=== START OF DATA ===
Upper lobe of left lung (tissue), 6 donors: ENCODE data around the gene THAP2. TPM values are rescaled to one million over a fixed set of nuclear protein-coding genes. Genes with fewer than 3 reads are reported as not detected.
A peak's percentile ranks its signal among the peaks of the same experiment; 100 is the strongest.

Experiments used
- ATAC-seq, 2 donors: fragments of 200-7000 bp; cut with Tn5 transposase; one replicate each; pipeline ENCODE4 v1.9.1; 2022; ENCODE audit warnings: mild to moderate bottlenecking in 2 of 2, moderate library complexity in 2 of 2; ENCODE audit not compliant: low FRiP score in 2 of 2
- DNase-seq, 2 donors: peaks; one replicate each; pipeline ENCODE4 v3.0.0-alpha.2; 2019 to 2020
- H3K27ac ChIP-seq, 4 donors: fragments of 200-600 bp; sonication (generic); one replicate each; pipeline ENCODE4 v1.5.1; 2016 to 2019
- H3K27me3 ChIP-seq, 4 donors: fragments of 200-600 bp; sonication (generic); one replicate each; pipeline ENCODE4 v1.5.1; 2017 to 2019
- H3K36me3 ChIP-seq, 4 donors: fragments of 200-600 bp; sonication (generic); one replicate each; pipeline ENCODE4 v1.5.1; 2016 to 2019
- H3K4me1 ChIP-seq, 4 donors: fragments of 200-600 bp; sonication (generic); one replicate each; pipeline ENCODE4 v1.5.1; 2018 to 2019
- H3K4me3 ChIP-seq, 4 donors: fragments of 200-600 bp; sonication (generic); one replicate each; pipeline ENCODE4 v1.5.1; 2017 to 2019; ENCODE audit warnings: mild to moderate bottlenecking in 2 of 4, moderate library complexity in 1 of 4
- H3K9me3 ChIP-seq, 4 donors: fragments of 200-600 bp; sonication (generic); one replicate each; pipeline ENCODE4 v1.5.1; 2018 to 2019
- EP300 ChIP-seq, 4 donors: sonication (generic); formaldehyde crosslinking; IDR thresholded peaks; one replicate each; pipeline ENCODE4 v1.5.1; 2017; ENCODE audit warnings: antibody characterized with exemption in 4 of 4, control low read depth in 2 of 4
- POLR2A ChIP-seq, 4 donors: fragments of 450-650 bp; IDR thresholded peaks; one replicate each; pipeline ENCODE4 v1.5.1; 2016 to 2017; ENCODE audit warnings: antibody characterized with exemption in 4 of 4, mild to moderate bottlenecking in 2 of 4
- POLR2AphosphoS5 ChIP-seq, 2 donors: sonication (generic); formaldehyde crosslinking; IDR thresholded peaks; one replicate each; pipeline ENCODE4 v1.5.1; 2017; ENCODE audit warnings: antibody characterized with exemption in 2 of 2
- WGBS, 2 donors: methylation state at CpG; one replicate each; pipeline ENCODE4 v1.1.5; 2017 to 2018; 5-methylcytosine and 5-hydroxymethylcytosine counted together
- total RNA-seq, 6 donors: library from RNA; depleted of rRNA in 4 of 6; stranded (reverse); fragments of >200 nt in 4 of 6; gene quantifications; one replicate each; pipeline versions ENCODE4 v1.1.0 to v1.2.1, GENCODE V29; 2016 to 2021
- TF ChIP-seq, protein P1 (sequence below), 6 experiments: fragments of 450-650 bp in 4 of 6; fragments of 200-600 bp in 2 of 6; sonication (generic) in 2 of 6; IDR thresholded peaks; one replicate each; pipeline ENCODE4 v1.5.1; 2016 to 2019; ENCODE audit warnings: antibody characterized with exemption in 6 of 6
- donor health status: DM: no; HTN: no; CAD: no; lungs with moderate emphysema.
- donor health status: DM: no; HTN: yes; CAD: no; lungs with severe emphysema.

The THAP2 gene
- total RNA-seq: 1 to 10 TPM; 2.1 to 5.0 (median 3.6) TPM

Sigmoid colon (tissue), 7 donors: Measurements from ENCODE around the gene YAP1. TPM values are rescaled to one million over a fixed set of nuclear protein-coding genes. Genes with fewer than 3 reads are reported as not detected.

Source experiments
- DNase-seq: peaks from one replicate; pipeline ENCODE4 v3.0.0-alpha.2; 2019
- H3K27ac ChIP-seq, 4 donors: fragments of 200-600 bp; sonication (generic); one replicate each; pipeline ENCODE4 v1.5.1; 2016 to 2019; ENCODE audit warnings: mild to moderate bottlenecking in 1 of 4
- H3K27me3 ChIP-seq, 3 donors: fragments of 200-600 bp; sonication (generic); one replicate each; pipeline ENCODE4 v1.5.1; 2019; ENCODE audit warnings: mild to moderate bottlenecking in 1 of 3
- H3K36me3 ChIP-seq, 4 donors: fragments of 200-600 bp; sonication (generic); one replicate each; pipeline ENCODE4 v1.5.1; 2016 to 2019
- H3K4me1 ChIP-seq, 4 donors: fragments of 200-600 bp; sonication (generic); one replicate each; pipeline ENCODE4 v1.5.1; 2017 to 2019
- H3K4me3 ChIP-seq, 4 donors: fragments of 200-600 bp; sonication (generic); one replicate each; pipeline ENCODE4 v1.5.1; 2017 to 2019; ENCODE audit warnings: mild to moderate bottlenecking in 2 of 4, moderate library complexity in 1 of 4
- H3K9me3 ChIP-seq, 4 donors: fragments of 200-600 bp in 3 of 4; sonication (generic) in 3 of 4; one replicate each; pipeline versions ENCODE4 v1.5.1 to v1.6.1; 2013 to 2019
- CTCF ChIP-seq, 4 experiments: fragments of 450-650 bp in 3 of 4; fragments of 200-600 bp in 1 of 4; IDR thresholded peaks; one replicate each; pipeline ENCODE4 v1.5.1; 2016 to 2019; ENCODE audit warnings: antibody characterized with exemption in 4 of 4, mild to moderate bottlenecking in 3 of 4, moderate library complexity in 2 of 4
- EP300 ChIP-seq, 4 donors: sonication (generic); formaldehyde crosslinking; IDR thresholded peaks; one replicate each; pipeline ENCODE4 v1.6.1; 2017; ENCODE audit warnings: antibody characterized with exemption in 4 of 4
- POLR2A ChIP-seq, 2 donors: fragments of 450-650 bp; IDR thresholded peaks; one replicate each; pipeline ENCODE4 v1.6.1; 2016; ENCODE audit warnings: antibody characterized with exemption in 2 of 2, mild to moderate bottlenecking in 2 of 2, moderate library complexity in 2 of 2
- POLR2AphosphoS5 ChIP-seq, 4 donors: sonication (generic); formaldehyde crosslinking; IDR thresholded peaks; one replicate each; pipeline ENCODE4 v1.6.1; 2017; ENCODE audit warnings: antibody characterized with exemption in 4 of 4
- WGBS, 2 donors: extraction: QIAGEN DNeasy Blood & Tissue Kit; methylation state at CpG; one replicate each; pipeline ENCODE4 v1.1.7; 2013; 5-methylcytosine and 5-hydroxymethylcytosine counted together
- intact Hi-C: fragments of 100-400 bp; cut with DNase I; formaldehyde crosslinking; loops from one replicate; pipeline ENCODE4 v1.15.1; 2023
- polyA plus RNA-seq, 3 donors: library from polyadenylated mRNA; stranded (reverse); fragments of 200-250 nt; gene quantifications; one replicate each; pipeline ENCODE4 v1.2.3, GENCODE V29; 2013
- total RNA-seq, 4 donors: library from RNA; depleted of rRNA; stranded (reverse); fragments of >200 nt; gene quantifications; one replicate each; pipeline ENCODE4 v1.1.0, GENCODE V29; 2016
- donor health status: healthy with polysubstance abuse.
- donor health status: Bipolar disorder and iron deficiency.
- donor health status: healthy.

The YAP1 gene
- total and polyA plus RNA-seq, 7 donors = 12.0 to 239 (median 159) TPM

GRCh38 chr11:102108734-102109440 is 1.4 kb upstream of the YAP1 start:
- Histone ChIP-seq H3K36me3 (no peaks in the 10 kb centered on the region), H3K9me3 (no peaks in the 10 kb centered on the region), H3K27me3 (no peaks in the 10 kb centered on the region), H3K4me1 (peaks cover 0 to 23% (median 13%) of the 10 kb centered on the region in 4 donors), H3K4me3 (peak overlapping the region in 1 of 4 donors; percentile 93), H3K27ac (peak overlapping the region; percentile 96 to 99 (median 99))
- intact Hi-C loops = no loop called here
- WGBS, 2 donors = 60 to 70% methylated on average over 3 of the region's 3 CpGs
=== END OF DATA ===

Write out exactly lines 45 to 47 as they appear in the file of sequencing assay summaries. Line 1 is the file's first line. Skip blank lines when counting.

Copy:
- Histone ChIP-seq H3K36me3 (no peaks in the 10 kb centered on the region), H3K9me3 (no peaks in the 10 kb centered on the region), H3K27me3 (no peaks in the 10 kb centered on the region), H3K4me1 (peaks cover 0 to 23% (median 13%) of the 10 kb centered on the region in 4 donors), H3K4me3 (peak overlapping the region in 1 of 4 donors; percentile 93), H3K27ac (peak overlapping the region; percentile 96 to 99 (median 99))
- intact Hi-C loops = no loop called here
- WGBS, 2 donors = 60 to 70% methylated on average over 3 of the region's 3 CpGs